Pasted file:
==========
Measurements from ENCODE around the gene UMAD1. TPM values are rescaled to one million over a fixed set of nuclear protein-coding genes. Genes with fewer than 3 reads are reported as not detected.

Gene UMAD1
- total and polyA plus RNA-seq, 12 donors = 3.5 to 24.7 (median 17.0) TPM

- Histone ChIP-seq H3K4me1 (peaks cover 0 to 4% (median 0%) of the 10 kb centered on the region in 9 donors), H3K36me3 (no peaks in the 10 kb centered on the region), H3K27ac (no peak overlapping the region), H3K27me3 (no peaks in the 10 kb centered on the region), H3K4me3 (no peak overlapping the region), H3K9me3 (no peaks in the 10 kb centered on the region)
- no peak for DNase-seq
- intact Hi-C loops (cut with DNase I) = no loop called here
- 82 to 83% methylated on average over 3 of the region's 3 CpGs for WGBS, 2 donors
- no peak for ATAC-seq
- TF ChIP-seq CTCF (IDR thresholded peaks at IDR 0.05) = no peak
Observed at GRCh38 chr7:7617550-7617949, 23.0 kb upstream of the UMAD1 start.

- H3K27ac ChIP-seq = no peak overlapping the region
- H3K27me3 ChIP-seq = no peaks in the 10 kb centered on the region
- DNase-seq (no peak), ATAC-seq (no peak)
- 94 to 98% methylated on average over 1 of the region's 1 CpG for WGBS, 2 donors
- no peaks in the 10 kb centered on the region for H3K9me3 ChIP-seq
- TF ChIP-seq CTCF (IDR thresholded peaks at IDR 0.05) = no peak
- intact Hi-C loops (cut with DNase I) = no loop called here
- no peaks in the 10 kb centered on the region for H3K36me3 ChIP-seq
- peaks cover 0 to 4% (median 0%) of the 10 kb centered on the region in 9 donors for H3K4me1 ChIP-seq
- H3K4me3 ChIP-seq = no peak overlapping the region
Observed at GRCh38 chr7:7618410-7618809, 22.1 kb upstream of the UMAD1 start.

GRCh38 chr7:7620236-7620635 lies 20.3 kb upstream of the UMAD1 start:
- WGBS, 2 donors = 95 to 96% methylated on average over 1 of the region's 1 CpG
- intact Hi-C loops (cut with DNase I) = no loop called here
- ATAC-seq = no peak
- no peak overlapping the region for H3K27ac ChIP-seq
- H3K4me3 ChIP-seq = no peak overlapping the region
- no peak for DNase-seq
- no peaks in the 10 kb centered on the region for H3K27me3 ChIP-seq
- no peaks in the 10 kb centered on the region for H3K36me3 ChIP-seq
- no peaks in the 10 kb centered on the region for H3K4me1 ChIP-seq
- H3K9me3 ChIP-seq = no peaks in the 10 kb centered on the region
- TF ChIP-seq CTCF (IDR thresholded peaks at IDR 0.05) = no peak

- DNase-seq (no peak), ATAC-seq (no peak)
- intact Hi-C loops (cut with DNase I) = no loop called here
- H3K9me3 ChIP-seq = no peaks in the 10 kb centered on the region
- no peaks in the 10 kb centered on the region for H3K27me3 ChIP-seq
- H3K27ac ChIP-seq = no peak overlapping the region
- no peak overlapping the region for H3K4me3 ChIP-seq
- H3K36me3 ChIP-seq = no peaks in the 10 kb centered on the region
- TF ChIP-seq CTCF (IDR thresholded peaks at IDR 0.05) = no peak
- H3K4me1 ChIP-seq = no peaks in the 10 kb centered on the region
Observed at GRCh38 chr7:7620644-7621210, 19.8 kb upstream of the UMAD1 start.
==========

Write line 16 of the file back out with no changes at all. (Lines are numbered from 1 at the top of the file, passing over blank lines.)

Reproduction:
- TF ChIP-seq CTCF (IDR thresholded peaks at IDR 0.05) = no peak